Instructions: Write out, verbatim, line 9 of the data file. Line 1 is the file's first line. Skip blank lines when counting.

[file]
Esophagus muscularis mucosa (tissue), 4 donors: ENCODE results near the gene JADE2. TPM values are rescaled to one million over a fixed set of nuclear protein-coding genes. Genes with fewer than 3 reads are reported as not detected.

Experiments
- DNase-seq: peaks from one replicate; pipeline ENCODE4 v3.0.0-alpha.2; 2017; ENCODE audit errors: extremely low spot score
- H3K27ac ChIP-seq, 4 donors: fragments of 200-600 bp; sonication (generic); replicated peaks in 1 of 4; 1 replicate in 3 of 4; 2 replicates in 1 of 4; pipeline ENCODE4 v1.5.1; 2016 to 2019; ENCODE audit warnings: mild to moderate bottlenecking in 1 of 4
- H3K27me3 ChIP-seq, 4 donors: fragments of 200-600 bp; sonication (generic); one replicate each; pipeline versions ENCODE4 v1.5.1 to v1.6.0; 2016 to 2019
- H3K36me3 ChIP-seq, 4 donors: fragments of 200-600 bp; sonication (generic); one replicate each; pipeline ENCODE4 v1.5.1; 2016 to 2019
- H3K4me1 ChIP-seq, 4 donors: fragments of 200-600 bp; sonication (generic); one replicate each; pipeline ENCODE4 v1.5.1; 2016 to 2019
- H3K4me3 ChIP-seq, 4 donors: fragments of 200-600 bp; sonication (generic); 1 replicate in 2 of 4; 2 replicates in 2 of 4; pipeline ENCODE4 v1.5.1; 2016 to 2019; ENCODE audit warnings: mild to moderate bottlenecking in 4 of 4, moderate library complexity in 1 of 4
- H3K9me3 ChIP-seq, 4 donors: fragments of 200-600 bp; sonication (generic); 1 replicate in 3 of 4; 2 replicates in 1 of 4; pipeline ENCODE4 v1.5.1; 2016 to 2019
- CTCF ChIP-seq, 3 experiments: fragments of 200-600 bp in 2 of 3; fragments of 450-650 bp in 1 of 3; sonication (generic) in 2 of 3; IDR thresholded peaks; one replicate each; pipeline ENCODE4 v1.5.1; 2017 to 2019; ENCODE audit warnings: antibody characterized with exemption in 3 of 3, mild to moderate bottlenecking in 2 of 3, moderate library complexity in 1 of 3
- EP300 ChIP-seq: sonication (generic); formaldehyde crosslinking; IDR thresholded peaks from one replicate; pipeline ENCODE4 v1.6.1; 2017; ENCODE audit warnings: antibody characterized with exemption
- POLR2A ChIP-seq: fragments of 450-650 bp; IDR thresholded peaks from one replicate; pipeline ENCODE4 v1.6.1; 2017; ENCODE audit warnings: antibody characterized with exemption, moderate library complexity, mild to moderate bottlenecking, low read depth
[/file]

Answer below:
- H3K9me3 ChIP-seq, 4 donors: fragments of 200-600 bp; sonication (generic); 1 replicate in 3 of 4; 2 replicates in 1 of 4; pipeline ENCODE4 v1.5.1; 2016 to 2019